Sears Canada golden-agers are heading to court to try to recoup close to $300 million they say is groupies from their pension fund following the retailer’s demise.
Envoys for Sears pensioners will ask Ontario Superior Court on Thursday to delegate a trustee to scrutinize nearly $3 billion paid in dividends to Sears shareholders — the greatest recipient of which was Eddie Lampert, CEO of U.S. hedge fund ESL Investments.
The senior citizens’ aim is to recover some of the dividend money, not just to help top-up their subdued pensions, but also to provide funds for other creditors owed mazuma by Sears.
Lampert says there’s nothing suspect about the dividend payments, but diverse ex-Sears employees disagree.
“There is good reason to believe that was inopportune,” says pensioner representative and Sears retiree Ken Eady.
Trustee solicitation ‘not surprising’
A court document filed by the pensioners’ legal counsel declares the dividend payments — totalling $2.934 billion — deserve close enquiry by a litigation trustee.
The money came from the sale of valuable Sears Canada assets such as prime legitimate estate. The dividends were paid out between 2005 and 2013, during a loiter again and again when the retailer’s sales and profits declined and the company’s pension sketch started to show a shortfall.
“Despite the company’s continued financial deterioration, Sears Canada’s on of directors approved the payment of dividends to its shareholders,” states the court document.
It also takes aim at Lampert, stating that in 2005, Sears Canada fly ated under the control of ESL Investments run by the U.S. businessman, who greatly benefited financially from the dividends.
“Toe ESL, Lampert had direct and indirect control of shareholdings of Sears Canada at the matter times, and was the main beneficiary of dividend payments,” said the document
Eady votes it was inevitable that pensioners would go after the dividend payments.
“It’s not shock that this would happen, given in what universe is it suitable for a company to sell its assets, pay the dividends and leave the creditors without anything?” he believed.
Eady says, according to Sears’ actuaries, the allotment plan is underfunded by approximately $270 million. That means hither 16,000 ex-Sears employees will face an estimated 19 per cent reduction to their dismisses.
The looming shortfall has left many Sears retirees angry and perturbed about their retirement prospects.
“It’s going to hurt. I might secure to get a part-time job to off-set what I’m not getting,” said 72-year-old Attilio Malatesta. He drained more than half of his 44-year career with Sears manipulating in sales in Kelowna, B.C.
Malatesta says he’s pleased about the plan to go after the dividend payments.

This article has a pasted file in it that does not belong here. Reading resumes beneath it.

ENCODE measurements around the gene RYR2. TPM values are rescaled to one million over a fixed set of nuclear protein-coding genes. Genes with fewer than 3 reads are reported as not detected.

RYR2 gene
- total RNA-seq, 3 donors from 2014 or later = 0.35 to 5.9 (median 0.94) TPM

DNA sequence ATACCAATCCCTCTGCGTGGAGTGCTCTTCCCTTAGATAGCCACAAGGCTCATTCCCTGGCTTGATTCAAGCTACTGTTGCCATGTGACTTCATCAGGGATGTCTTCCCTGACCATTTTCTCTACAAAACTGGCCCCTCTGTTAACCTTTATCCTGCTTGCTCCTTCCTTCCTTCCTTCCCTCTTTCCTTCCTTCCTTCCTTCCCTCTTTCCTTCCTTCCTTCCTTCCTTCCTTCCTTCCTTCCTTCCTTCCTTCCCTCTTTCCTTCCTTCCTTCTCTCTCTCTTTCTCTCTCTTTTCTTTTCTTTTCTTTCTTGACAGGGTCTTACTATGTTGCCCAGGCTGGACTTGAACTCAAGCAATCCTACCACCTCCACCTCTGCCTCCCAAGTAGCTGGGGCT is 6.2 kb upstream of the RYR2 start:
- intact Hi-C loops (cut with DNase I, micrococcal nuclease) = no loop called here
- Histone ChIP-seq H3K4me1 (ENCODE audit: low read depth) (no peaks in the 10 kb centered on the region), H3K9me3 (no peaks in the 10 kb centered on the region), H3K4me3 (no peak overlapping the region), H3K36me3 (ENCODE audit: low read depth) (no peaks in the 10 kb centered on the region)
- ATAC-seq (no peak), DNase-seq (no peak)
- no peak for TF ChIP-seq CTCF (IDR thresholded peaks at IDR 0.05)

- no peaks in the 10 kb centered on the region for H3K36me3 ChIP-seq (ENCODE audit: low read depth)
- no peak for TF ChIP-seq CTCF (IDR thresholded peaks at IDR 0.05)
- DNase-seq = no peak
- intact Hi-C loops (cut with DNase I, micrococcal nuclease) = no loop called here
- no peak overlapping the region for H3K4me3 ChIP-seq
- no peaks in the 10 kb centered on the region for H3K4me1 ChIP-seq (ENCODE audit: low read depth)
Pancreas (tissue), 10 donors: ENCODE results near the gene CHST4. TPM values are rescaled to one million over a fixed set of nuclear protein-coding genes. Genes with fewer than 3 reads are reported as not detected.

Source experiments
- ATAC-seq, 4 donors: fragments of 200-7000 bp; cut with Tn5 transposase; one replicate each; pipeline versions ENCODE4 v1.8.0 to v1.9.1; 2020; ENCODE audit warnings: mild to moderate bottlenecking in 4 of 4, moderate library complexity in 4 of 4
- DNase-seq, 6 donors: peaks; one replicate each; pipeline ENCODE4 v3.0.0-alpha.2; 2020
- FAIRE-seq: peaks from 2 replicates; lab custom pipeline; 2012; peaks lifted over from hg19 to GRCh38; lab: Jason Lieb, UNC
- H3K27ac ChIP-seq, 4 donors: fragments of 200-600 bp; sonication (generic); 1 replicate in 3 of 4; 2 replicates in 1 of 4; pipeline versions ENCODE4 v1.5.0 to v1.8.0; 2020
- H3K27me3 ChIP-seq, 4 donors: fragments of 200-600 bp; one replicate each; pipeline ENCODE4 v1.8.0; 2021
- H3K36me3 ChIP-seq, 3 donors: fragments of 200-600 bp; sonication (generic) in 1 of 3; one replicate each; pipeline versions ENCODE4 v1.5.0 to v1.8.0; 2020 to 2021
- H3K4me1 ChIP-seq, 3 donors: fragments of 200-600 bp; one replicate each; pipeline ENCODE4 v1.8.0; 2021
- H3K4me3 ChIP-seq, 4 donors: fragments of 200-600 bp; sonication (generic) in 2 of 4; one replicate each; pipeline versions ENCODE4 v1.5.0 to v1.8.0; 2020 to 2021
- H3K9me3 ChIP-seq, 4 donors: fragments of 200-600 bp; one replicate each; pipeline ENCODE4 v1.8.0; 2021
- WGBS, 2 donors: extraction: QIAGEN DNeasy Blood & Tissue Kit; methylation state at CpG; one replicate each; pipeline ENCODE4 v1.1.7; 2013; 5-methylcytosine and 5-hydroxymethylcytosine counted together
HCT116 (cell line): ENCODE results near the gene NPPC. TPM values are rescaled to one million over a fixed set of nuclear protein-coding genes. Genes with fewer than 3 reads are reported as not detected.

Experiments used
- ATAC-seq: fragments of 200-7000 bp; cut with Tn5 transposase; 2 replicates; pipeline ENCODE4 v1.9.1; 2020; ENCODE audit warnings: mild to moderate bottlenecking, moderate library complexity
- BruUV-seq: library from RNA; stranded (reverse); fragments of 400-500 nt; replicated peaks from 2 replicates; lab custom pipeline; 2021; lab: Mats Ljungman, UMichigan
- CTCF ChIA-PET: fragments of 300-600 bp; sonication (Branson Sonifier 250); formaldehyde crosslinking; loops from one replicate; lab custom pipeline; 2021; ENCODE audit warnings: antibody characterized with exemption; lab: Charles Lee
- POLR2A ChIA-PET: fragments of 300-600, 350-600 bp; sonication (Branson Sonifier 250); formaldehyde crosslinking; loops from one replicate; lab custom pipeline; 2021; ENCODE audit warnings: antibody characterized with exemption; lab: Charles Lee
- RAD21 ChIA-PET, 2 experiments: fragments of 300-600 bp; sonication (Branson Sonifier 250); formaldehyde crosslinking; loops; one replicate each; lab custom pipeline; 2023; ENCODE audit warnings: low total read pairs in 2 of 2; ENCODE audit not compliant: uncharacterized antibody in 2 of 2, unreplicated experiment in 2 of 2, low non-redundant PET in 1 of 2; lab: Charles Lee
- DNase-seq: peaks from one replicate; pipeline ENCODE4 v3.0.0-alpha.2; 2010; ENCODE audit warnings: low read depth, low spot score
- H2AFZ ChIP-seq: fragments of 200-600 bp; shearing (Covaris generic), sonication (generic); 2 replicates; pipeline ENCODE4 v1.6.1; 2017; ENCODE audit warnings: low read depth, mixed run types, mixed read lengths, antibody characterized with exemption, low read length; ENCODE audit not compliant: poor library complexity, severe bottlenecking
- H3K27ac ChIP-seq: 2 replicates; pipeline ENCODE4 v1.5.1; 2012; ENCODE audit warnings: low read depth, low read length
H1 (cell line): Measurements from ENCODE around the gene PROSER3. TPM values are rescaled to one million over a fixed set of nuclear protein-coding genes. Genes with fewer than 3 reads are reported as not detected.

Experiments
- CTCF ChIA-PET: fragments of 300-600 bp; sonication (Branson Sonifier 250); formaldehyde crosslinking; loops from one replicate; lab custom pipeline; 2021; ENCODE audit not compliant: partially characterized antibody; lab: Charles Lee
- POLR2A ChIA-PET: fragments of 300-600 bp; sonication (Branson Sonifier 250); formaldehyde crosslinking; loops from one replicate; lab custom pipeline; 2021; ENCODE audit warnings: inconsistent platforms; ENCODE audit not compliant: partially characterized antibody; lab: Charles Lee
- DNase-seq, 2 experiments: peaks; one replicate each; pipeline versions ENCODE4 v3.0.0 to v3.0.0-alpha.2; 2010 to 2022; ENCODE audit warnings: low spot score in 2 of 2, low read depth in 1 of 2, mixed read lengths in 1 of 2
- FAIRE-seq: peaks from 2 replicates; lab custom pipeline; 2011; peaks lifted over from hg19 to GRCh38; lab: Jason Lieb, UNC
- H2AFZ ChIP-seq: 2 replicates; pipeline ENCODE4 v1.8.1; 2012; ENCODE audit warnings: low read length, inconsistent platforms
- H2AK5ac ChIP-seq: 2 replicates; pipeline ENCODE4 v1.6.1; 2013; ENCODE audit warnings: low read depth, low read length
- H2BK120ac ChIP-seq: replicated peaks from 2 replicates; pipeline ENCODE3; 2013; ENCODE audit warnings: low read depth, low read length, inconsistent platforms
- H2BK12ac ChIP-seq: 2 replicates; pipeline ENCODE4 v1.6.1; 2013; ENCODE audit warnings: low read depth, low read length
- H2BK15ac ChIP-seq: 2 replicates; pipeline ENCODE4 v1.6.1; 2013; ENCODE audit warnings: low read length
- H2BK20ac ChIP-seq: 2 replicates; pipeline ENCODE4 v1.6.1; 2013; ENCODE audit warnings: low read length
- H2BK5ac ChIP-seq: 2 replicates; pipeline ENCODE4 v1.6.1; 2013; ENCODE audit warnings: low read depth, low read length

“It’s a admissible thing,” he said. “I think we’ve got a fair chance.”
Sears Canada didn’t be affected to a CBC News request for comment.
But in a blog posted on the weekend, Lampert hold a brief for the dividend payments, stating that a company needs to provide so so returns to shareholders to stay viable.
He said the payouts didn’t sorrowful the retailer because it continued to invest in the company at consistent levels.
He also famed that in 2012 and 2013, Sears made its required pension contributions, even notwithstanding $611 million was paid out in dividends. However, by that point, the layout was already showing a deficit which was never recouped.
Lampert also remarked that Sears’ shareholders have collectively lost more than $1 billion since 2012, staid when taking into account the dividend payments.
As for Sears Canada’s demise, he responded it was primarily the result of a costly, but unsuccessful, restructuring strategy launched in 2016.
“I drag together concerns about this strategy with management but the company pronounced to proceed,” he said.
Lampert is also CEO of Sears Holdings Corp. (SHC) in the U.S., which conducts separately from Sears Canada.
He essentially became Sears’ largest shareholder auspices of ESL Investments and his holdings in SHC which previously held a large stake in Sears Canada.
SHC also go to bat for the dividend payments in a statement.
“Sears Holdings received dividends that were on time authorized by Sears Canada’s board of directors during a time when Sears Canada was evidently solvent, with minimal debt,” said spokesperson Chris Brathwaite in a affirmation.
“We believe any attempt to reclaim those dividends would be unfounded,”
Lampert also bid the Sears Canada’s pension plan’s shortfall has been overestimated and call to minds there won’t even be a shortfall when the fund is paid out.
Retiree Eady wrangles, but says he wishes that Lampert was right.